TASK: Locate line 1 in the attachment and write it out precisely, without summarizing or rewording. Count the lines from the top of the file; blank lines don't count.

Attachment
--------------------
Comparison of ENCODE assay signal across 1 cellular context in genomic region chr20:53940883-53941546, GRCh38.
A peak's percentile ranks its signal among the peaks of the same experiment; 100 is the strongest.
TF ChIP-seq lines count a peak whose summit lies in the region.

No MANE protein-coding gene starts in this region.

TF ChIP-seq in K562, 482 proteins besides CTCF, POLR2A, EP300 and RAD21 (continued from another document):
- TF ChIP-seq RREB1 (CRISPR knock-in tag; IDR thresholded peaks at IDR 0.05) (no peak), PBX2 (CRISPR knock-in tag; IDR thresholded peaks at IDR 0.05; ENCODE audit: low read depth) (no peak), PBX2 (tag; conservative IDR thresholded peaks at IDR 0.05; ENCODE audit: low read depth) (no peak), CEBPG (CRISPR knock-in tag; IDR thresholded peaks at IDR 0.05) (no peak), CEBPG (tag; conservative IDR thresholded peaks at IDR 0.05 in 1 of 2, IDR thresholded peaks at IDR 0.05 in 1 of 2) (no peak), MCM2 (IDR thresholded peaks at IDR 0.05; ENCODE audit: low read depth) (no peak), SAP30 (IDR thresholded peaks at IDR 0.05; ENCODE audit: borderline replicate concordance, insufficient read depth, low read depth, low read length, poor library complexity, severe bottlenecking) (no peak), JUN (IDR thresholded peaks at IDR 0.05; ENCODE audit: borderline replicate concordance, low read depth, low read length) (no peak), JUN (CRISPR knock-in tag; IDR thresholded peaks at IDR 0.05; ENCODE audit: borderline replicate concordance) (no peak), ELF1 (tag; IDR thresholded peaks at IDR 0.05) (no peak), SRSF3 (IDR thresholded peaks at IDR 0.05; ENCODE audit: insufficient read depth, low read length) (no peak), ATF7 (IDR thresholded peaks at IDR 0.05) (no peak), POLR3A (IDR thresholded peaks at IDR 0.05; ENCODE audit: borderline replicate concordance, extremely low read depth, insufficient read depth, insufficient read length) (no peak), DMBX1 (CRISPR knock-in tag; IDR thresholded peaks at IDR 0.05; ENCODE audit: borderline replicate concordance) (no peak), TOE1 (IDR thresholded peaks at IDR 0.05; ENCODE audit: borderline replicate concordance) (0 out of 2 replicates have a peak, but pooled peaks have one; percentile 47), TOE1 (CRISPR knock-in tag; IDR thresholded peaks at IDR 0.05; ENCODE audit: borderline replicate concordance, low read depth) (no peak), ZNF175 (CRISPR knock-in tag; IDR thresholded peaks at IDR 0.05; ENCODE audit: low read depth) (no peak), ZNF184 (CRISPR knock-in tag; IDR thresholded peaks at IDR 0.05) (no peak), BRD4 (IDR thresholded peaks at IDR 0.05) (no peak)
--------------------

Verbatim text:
Comparison of ENCODE assay signal across 1 cellular context in genomic region chr20:53940883-53941546, GRCh38.